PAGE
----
Timothy J. Casey Attorney at Law
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Nasal spray recall highlights risks caused by packaging failures

When you go to the store to purchase something, you expect that the items available for sale are safe for consumer use. Most products are generally safe, but problems do occur that can put consumers at risk. Supply materials, e.g., ingredients, could wind up contaminated with something that could make people sick. Issues with machinery can result in sub-standard production runs. There are infinite possible ways that products can create liabilities for consumers.

There are practices that can nearly eliminate the risk to consumers. Having professional testers and inspectors watch for serious issues is one. Routine chemical testing of raw materials and end products can ensure there are no issues with contamination. Sadly, some businesses choose to prioritize profits over customer safety, and they cut corners when it comes to safety-testing and product inspection.

Nasal spray recalled over glass in the formula

People regularly buy and use products packaged in glass bottles. Glass is a safe material for product containers, but its use does create some risks for injuries. On May 31, the drug-maker Apotex Corp. issued a recall of a nasal spray over concerns about contamination from glass particles. The drug, Fluticasone Propionate, has small glass particles inside the liquid itself.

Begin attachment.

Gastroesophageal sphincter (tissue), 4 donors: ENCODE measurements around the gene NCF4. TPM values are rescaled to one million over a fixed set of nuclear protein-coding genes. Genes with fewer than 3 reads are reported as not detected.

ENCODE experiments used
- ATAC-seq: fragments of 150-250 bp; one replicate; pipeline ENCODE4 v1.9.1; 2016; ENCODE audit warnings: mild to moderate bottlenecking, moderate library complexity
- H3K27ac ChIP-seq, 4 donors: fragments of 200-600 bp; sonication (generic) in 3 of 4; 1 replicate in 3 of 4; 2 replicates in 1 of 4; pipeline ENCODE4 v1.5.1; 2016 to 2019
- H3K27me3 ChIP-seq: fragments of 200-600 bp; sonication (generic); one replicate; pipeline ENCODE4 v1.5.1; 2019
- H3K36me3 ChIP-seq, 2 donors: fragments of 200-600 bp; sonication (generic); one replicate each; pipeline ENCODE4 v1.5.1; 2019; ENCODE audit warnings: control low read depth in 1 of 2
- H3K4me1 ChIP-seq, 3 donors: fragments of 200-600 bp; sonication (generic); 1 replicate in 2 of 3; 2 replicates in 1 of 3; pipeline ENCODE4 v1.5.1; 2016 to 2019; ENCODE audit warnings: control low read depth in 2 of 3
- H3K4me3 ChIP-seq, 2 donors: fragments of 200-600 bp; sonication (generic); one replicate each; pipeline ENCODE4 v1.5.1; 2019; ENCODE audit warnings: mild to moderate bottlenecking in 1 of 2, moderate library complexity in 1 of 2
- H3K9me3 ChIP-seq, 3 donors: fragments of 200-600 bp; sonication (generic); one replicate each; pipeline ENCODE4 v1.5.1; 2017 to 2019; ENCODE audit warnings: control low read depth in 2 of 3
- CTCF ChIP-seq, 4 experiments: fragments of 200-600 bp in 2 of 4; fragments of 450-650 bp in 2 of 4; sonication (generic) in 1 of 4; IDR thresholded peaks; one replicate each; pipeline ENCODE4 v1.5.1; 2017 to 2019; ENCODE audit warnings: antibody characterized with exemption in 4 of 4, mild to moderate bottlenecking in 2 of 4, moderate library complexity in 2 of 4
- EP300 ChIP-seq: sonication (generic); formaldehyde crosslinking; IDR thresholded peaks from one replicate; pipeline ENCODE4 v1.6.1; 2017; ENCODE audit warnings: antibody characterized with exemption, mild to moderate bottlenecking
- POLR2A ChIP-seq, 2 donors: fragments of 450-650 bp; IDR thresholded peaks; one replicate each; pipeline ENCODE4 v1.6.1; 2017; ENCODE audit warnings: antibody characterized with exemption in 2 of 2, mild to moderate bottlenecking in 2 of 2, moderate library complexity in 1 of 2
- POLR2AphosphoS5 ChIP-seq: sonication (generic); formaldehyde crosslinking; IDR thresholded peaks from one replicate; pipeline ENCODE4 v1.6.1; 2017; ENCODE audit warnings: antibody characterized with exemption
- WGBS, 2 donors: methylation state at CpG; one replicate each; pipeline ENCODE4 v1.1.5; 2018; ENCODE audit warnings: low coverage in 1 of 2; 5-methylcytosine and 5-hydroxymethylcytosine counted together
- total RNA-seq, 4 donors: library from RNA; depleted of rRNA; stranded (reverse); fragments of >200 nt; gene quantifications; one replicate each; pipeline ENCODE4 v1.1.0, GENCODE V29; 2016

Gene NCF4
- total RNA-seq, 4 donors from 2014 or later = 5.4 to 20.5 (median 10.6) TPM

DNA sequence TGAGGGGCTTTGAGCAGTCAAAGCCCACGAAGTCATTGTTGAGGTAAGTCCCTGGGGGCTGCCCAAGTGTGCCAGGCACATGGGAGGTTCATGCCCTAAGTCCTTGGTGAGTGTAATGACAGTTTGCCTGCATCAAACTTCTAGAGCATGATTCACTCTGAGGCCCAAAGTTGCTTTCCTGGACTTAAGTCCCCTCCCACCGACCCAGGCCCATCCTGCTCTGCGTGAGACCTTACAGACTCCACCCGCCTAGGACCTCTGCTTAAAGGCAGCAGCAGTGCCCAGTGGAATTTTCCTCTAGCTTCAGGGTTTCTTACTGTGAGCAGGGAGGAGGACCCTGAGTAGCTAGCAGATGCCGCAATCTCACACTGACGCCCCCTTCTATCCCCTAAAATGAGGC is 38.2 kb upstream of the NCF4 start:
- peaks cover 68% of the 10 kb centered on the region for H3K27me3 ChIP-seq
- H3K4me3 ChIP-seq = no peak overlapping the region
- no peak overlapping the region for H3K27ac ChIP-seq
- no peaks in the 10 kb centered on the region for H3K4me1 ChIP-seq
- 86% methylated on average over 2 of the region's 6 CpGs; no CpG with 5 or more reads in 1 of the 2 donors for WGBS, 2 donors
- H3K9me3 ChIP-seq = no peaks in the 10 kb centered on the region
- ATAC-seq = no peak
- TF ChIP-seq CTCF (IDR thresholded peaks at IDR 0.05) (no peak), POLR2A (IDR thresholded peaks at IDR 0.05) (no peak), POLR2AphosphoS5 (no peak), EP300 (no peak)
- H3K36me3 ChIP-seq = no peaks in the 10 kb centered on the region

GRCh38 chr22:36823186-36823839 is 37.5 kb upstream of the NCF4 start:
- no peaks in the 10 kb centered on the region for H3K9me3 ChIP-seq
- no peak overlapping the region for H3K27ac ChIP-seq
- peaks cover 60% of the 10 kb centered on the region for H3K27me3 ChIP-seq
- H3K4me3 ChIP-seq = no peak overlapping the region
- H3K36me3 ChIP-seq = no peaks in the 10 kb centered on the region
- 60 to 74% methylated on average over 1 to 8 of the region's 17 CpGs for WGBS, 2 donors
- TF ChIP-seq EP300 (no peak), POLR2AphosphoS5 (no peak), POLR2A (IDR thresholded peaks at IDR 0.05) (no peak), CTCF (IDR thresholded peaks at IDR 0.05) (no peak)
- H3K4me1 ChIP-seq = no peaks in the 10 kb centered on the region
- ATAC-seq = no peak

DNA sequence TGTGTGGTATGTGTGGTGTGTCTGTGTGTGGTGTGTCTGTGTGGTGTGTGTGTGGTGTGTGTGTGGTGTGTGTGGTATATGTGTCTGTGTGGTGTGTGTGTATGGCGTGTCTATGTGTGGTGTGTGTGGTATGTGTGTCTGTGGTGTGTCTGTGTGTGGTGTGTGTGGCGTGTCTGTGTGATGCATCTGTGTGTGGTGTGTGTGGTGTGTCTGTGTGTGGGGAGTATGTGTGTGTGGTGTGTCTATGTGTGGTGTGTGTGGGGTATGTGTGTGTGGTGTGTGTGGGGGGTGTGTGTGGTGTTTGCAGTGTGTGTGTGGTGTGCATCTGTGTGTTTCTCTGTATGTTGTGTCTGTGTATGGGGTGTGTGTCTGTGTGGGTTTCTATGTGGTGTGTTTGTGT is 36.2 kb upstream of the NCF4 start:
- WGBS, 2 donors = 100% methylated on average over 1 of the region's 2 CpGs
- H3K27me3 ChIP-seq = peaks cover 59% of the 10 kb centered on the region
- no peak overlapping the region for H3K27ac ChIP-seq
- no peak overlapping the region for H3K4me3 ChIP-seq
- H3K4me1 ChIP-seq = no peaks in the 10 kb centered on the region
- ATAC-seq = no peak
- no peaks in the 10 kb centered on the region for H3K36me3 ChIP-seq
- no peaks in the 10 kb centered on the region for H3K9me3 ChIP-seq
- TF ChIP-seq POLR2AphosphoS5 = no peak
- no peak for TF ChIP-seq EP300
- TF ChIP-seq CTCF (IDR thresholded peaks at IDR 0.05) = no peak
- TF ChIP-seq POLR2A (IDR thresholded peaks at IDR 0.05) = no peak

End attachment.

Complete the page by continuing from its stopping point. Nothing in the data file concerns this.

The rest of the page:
The glass particles may cause a blockage in the container or injury to patients when used. Only one lot, NJ4501, is part of the recall. Though the company reports no injuries at the time of the announced recall, the potential for serious injuries in cases like this can't be ignored.

Companies should do their best to ensure safe products

Mistakes and accidents happen everyday. Sometimes, they happen in a work setting, and the result can be a negative impact on public safety. Companies that make consumer products of any kind should have safety precautions in place to avoid defects in any and all production runs of their products. When establishing safety practices, companies should address everything from packaging failures to employee mistakes.

Customers should be able to trust that they can safely use a product as intended. When a customer ends up hurt because of a manufacturing mistake or defect, the company may be responsible for those injuries. Consumers can sometimes file personal injury or wrongful death lawsuits related to defective products. If successful, these lawsuits can help injured consumers recover lost wages, medical and funeral expenses and property damages.

When companies focus more on their bottom lines than on providing safe products, the customers are the ones who suffer.

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